Skip to main content

The determination and role of peroxyacetil nitrate in photochemical processes in atmosphere


Peroxyacetilnitrates (PAN) is the most characteristic photoxidant of a range of secondary pollutants formed by the photochemical reaction of hydrocarbons with nitrogen oxides in the atmosphere: it is phytotoxic and shows an increasing role in human health effects due to ambient air exposure, especially in presence of high ozone concentrations. Because of the similarity of the conditions required for their photochemical production PAN is observed in conjunction with elevated ozone concentrations. PAN has very low natural background concentrations so it is the very specific indicator of anthropogenic photochemical air pollution. In this paper we report PAN concentrations determined in Rome urban area during winter- and summer-period. PAN measurements were carried out by means of a gas-chromatograph equipped with an Electron Capture Detector (ECD) detector. For identifying the acute episodes of atmospheric photochemical pollutants the relationship between PAN and the variable Ox (=NO2+O3) which describes the oxidation process evolution is investigated. The role of Volatile Organic Compounds and PAN in the ozone formation is investigated as well the issue of taking in account the autovehicular emissions for checking the NOx fraction in fuel.


Peroxyacetilnitrate (PAN, CH3C(O)OONO2) is the principal member of a family of nitrogenous compounds produced by action of sunlight on NOx and reactive hydrocarbons [1]. PAN has been known to be a phytotoxicant [2, 3] and lachrymator [3, 4]. There has also been considerations with regard to the role of PAN in the human health effects due to the exposure in ambient air, especially in the presence of high levels of ozone [5, 6]. PAN is a suggested agent of skin cancer [7] in photochemically active areas and a possible bacterial mutagen [8, 9].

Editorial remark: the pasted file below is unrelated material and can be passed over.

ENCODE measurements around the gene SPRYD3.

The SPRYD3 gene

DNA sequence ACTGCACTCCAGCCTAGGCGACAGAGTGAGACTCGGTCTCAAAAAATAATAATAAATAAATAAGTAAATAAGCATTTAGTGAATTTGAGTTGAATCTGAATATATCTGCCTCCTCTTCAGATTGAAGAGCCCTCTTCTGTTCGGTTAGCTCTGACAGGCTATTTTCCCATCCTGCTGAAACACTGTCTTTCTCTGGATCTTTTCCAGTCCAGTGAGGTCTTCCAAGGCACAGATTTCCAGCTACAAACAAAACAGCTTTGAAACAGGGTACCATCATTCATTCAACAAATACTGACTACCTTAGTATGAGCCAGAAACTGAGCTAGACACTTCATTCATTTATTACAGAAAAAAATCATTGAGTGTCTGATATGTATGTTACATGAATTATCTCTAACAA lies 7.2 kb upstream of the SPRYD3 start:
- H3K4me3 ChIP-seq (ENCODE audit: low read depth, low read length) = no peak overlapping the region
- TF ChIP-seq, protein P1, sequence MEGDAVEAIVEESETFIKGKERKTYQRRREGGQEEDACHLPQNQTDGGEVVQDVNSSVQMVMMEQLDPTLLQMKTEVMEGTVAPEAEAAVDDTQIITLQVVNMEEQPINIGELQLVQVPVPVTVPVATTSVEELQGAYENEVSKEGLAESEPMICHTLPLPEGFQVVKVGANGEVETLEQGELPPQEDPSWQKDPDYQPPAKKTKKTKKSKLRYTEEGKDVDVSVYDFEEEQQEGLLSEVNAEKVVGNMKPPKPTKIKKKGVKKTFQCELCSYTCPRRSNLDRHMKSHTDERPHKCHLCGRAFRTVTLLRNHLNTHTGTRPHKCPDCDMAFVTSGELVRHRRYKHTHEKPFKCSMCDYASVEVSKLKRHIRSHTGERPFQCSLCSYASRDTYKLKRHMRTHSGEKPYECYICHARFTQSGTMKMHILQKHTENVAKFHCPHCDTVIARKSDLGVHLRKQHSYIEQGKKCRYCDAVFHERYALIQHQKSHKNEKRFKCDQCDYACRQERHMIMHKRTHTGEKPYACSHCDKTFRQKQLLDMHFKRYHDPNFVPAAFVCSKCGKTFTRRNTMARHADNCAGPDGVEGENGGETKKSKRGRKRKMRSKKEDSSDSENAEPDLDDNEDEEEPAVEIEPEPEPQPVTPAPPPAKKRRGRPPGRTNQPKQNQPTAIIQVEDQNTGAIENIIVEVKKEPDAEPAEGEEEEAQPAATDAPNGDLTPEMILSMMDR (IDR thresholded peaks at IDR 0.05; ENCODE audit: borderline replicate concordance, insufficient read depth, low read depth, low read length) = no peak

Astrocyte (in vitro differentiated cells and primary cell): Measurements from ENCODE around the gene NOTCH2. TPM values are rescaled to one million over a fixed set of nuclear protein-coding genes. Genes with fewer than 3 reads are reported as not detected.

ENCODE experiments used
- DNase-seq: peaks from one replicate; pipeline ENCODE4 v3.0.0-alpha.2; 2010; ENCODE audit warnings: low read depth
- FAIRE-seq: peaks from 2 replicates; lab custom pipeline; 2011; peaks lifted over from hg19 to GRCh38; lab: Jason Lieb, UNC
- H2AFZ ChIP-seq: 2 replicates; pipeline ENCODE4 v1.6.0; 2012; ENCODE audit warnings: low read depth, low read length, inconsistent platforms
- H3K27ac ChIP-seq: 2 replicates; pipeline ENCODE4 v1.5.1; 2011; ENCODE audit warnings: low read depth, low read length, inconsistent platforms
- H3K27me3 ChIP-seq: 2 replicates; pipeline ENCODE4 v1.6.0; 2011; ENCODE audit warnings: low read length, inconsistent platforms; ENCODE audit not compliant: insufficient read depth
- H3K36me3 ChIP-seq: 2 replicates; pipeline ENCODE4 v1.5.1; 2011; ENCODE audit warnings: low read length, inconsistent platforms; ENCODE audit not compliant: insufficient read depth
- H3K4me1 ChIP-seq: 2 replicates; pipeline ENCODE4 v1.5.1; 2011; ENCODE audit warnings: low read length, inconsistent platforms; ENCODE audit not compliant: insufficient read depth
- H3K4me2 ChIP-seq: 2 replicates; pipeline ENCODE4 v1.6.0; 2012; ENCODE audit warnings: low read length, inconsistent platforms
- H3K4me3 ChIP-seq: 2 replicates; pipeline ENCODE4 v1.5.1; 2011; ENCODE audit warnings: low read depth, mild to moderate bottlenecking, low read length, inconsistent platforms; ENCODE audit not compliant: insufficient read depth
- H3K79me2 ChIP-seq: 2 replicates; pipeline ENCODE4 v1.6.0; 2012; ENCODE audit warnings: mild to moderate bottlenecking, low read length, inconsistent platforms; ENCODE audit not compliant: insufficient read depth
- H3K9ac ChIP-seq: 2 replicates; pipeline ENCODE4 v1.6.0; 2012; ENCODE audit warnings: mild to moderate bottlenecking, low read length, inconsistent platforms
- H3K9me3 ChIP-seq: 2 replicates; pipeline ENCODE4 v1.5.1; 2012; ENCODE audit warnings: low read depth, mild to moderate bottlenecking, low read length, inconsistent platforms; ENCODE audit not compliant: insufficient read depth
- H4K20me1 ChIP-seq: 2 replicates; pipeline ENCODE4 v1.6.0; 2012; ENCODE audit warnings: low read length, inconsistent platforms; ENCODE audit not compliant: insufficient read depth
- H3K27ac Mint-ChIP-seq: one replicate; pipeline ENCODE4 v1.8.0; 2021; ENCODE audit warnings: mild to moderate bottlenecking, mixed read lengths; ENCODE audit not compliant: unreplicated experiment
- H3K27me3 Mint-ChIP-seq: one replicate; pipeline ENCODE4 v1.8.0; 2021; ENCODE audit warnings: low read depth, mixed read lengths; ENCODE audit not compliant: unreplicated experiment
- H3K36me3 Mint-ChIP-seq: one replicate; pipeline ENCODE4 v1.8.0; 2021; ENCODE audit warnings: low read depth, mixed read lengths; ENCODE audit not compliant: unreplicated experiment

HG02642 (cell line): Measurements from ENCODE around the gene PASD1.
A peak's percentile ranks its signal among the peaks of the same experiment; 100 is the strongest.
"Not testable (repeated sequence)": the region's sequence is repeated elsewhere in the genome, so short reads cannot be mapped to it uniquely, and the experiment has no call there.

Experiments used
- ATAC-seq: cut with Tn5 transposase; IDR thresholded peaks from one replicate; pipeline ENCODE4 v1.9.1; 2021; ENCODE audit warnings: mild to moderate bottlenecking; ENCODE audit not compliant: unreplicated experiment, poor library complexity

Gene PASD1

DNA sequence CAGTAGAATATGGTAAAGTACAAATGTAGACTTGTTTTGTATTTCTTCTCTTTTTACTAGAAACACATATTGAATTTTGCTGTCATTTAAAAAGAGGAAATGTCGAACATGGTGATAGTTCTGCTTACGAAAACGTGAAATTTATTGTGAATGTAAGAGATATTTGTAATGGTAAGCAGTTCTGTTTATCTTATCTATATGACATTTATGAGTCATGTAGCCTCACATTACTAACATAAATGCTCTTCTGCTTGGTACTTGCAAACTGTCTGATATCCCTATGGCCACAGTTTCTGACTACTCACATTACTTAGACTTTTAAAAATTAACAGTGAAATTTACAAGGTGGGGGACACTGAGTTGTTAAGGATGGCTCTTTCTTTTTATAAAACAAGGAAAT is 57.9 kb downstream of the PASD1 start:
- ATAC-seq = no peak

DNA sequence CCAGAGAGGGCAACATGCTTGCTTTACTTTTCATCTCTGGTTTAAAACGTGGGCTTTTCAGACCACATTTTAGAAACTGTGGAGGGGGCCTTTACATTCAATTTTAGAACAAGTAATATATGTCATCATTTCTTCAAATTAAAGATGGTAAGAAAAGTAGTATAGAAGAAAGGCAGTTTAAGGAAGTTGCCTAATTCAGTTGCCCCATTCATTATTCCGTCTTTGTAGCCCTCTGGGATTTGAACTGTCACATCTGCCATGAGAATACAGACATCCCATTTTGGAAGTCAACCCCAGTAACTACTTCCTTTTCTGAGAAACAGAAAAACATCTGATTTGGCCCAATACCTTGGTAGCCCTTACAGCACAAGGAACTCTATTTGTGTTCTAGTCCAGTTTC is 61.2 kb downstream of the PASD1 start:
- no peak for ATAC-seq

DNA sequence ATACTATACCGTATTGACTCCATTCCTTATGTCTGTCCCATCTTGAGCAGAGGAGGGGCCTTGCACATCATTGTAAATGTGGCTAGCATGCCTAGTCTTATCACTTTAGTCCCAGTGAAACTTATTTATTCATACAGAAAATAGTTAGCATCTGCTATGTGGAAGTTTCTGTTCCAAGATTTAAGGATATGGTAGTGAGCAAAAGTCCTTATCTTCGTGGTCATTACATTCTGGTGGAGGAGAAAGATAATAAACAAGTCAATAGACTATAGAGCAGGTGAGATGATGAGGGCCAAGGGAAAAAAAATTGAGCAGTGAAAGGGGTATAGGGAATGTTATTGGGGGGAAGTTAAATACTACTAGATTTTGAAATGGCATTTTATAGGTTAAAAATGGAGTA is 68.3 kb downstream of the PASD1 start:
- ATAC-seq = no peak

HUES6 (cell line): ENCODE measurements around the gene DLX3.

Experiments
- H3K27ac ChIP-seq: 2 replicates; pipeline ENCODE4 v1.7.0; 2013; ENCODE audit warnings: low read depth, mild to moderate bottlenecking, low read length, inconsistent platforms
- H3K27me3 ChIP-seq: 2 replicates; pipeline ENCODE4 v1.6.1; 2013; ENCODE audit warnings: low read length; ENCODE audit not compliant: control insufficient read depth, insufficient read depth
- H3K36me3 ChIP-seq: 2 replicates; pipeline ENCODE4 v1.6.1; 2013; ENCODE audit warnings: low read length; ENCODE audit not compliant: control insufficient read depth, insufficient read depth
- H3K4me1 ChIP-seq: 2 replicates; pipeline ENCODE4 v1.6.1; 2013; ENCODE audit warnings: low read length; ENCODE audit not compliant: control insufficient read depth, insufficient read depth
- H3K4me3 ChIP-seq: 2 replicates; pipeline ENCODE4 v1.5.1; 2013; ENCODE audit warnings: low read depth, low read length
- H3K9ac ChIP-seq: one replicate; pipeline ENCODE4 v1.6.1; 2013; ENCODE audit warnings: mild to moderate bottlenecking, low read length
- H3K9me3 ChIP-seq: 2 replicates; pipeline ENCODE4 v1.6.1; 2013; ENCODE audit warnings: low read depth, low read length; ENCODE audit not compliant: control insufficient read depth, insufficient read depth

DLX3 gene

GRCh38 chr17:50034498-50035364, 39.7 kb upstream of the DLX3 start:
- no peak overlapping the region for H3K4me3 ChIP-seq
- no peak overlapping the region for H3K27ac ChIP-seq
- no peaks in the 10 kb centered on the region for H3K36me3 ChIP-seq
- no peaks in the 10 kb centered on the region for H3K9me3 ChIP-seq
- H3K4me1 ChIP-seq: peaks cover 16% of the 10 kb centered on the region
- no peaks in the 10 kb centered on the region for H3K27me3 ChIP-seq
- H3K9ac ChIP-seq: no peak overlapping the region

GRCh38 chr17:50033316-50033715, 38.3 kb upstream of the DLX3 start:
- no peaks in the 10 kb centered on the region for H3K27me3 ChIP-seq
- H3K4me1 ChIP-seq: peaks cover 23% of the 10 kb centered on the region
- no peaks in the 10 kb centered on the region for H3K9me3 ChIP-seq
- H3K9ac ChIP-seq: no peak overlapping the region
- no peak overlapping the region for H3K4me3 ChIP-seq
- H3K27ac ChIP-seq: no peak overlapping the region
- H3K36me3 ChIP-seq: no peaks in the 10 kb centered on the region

From an atmospheric chemistry point of view, PAN and O3 are the two most important components of photochemical smog, a very complex phenomena. Because of quite similar conditions required for their photochemical production, PAN is observed in conjunction with elevated ozone concentrations but there are differences in the characteristics of these two compounds. Basically, photochemical production of PAN and O3 are very closely linked as both initiated by the reaction of hydrocarbons with the hydroxyl radical (OH) and in presence of nitrogen oxides.

Although not well defined, the natural background concentration level of PAN is very low [3] so it is considered very specific indicator of anthropogenic photochemical air pollution; on the contrary ozone has relevant sources in stratosphere [1012] where its level is high. It should be underlined that very few data are present in literature regarding of PAN levels in the atmosphere and so it is very hard to establish guideline values in air quality evaluation. Further, at low temperatures the PAN can represent an important reservoir for atmospheric odd nitrogen because the NO2 equilibrium (and the relative peroxyacetil radicals) depends strictly on the temperature [13]. Consequently, also the PAN lifetime in atmosphere strongly depends on the ambient temperature. This enables PAN to persist for a longer time at low temperature. Furthermore, PAN is slowly removed from the atmosphere through dry deposition; on the contrary, the ozone is rapidly removed and the dry deposition represents an effective destruction mechanism [14]. Therefore, episodes of long-range transport of PAN are likely to occur [15] and it is generally considered that PAN might constitute the largest fraction of the natural NOx reservoir [14]: this is confirmed by recent observations of high PAN/NOx ratios in the cool middle free troposphere [16].

Precursors of PAN in polluted areas are specific non-methane hydrocarbons (NMHCs) (particularly, propene, 1-butene, 2-butene, 2-pentene, etc.), aldehydes (formaldehyde, acetaldehyde) and NO2. Expecially in air masses polluted by anthropogenic emissions (i.e., autovehicular traffic and/or industrial emission), the NMHC abundance causes a rising of PAN mixing ratios sometime up to several ppbv [17].

In conjunction with the anthropogenic precursors, natural Volatile Organic Compounds (VOCs) such as isoprene [18] are relevant but of minor importance in urban and near urban atmospheres, where the PAN is the very specific indicator of anthropogenic photochemical air pollution [1921].

For identifying the occurrence of a strong photochemical smog episode in the atmosphere, the PAN, O3, NO2 and HCHO concentrations are measured and the variable Ox (sum of O3 and NO2) has been involved (Figure 1).

Figure 1
figure 1

Master scheme of photochemical reactions occurring in atmosphere.